1964 The Shoe Bird (juvenile)
1970 Losing Battles
1972 The Optimist's Daughter
1962 Three Papers on Fiction (criticism)
1978 The Eye of the Story (selected essays and reviews)
1983 One Writer's Beginnings (autobiography)
1991 The Norton Book of Friendship (ed, with Roland A Sharp)
2001 3 Minutes or Less (selected essay)
|Literary Criticism and Non-fiction
|Books Featuring the Photography of Walker Evans
b. 1903 St. Louis,
Missouri, d. 1975
Born in St. Louis, Missouri, Walker Evans
came from a well off family. He graduated
from Phillips Academy, in Andover, Mass.
He studied French literature for a year at
Williams College, spending much of his
time in the school's library, before dropping
out. After spending a year in Paris, he
returned to the United States to join the
edgy literary and art crowd in New York
City. John Cheever, Hart Crane, and
Lincoln Kirstein were among his friends.
Evans took up photography in 1928 making
on, he continued to do photographic work for the
RA and later the Farm Security Administration
(FSA), primarily in the Southern states.
In the summer of 1936, while still working for the
FSA, he and writer James Agee were sent by
Fortune magazine on assignment to Hale County,
Alabama, for a story the magazine subsequently
opted not to run. In 1941, Evans' photographs and
Agee's text detailing the duo's stay with three white
tenant families in southern Alabama during the Great
Depression were published as the groundbreaking
book Let Us Now Praise Famous Men. Its detailed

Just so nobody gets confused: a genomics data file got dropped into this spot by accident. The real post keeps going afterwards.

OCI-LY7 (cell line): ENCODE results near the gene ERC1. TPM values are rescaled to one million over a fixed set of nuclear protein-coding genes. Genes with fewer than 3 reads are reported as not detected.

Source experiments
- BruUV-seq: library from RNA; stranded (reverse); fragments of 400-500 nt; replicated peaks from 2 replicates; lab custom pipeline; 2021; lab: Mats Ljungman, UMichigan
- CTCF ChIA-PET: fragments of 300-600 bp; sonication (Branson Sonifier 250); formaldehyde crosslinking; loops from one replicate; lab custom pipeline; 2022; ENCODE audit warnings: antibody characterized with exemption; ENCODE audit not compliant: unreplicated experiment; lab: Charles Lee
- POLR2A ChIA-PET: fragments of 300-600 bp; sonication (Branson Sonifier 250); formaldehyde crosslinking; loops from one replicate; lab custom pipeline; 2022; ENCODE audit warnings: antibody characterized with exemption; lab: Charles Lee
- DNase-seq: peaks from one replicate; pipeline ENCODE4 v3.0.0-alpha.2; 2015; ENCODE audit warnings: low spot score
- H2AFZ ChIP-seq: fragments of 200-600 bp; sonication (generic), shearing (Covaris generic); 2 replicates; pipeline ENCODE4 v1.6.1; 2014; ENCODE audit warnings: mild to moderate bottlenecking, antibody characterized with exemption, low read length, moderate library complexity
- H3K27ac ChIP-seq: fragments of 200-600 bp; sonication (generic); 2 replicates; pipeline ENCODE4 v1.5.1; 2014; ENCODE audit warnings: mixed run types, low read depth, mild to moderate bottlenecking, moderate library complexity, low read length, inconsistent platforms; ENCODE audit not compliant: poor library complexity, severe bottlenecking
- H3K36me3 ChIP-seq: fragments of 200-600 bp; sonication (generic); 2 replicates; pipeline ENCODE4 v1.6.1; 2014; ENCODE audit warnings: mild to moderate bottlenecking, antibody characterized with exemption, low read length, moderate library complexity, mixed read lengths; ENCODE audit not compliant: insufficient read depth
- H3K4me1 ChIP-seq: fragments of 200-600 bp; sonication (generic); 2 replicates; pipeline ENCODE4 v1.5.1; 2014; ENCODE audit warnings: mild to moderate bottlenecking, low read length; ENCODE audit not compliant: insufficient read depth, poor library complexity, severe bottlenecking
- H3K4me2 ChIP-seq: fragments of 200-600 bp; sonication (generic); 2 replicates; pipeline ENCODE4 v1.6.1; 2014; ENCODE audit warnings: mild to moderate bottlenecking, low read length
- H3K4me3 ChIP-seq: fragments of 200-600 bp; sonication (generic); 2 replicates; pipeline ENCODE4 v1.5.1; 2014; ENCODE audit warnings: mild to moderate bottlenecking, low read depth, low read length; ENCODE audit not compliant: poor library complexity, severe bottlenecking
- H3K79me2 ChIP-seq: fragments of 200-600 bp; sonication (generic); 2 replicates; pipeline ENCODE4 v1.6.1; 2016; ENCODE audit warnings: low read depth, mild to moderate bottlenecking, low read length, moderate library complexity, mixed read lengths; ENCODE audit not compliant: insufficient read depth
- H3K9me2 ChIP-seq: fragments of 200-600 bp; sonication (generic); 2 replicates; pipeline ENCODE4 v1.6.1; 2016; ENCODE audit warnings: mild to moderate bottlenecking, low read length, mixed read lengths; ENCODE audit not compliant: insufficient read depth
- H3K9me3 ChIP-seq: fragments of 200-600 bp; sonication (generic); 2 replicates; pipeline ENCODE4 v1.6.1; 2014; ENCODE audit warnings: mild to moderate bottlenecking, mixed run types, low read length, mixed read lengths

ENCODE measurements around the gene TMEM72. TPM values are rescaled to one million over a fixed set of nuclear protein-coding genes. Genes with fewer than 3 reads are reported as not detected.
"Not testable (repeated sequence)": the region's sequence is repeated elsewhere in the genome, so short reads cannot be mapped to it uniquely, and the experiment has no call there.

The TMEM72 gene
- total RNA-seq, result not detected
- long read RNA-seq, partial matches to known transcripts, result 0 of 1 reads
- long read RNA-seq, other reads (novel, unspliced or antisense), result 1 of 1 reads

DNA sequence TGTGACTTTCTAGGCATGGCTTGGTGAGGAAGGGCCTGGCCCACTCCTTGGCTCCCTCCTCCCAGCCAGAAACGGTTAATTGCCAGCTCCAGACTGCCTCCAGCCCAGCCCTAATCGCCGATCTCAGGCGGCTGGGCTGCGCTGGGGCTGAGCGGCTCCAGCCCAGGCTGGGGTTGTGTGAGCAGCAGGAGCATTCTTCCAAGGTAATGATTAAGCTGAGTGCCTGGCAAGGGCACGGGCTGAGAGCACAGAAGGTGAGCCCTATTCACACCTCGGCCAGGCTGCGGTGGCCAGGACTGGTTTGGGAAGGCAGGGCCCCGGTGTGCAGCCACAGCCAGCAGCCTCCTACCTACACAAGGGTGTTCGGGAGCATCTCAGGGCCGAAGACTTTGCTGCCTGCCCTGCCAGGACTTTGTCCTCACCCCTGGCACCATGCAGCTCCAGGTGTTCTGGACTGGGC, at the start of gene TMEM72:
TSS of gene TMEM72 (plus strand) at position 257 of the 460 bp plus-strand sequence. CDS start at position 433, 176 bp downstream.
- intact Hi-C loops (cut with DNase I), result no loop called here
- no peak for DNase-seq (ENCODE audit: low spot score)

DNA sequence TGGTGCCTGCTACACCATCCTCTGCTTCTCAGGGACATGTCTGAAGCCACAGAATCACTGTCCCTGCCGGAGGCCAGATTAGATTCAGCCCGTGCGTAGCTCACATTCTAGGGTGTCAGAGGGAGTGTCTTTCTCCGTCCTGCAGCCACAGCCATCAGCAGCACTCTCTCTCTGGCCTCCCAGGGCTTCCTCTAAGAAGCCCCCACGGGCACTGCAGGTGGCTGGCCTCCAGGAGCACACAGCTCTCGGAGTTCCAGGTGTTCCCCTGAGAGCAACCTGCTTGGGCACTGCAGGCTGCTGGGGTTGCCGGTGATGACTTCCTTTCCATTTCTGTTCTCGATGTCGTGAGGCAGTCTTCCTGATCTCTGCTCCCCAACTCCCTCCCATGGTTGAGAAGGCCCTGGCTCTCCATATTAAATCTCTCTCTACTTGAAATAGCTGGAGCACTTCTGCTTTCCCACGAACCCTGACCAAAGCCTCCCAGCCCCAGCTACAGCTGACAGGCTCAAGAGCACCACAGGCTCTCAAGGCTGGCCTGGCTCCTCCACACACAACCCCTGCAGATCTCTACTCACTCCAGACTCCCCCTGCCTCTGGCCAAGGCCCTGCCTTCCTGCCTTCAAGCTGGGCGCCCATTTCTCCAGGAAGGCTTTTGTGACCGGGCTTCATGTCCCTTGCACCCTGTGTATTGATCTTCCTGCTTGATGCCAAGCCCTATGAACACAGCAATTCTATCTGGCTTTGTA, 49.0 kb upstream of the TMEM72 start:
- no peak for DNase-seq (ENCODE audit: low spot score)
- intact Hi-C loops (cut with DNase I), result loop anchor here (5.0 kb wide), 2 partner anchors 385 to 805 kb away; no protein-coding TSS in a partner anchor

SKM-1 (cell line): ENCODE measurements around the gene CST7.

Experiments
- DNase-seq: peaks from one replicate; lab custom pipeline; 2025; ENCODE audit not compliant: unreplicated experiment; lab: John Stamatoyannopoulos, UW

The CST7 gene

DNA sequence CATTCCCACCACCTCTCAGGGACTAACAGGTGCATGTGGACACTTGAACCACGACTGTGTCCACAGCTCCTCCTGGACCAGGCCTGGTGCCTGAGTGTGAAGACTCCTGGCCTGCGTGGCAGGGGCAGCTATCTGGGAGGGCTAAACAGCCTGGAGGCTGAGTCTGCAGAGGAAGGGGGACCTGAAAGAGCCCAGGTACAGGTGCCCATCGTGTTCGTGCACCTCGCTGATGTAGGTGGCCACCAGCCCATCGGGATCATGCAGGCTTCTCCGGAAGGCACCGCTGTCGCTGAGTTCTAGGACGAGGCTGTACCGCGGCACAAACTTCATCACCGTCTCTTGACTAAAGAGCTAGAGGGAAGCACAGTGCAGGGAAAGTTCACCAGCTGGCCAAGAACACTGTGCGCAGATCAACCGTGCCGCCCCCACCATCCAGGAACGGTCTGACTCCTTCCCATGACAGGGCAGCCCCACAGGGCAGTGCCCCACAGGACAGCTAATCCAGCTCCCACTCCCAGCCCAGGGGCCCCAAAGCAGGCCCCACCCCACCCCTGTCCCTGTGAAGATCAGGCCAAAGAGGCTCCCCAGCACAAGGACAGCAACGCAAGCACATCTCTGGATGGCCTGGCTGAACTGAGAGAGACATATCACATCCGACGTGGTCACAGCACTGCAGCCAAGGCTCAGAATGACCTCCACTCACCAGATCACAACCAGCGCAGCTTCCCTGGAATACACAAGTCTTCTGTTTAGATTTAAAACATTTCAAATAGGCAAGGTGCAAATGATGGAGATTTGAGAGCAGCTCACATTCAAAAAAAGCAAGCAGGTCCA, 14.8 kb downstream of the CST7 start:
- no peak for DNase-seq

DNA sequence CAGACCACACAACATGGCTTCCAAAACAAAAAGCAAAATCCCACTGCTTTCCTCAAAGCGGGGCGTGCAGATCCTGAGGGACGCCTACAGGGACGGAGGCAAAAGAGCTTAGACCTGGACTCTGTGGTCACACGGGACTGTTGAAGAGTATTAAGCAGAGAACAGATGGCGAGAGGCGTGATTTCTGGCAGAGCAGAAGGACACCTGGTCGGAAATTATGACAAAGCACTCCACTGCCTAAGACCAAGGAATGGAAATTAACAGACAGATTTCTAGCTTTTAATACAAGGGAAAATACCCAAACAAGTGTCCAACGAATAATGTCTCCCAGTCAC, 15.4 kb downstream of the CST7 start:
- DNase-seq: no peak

account of three farming families paints a deeply
moving portrait of rural poverty. Noting a similarity
to the Beals' book, the critic Janet Malcolm, in her
1980 book Diana & Nikon: Essays on the Aesthetic
of Photography, has pointed out the contradiction
between a kind of anguished dissonance in Agee's
prose and the quiet, magisterial beauty of Evans'
Walker Evans' Photograph of
Allie Mae Burroughs depicted
the Great Depression during
his assignment for the FWA.
Many are Called. In 1938 and 1939, Evans worked
with and mentored Helen Levitt.
Throughout his career Evans contributed photographs
to numerous publications, including three devoted
solely to his work. In 1965 he left Fortune, where he
had been a staff photographer for twenty years, to
become a professor of photography and graphic
design at Yale University. He remained in the position
until 1974, a year before his death.
|Walk Evans Photograph Collection
J. Paul Getty Museum
|Eudora is an e-mail client used on the
Apple Macintosh and Microsoft Windows
operating systems.The software was
named after Eudora Welty because of her
short story "Why I Live at the P.O."
Eudora was developed by Steve Dorner in
1988 who worked at the Computer
Services Organization of the University of
Illinois at Urbana-Champaign.
|Read Why I Live at the P.O.
by Eudora Welty
|Eudora the Email Program
not the Writer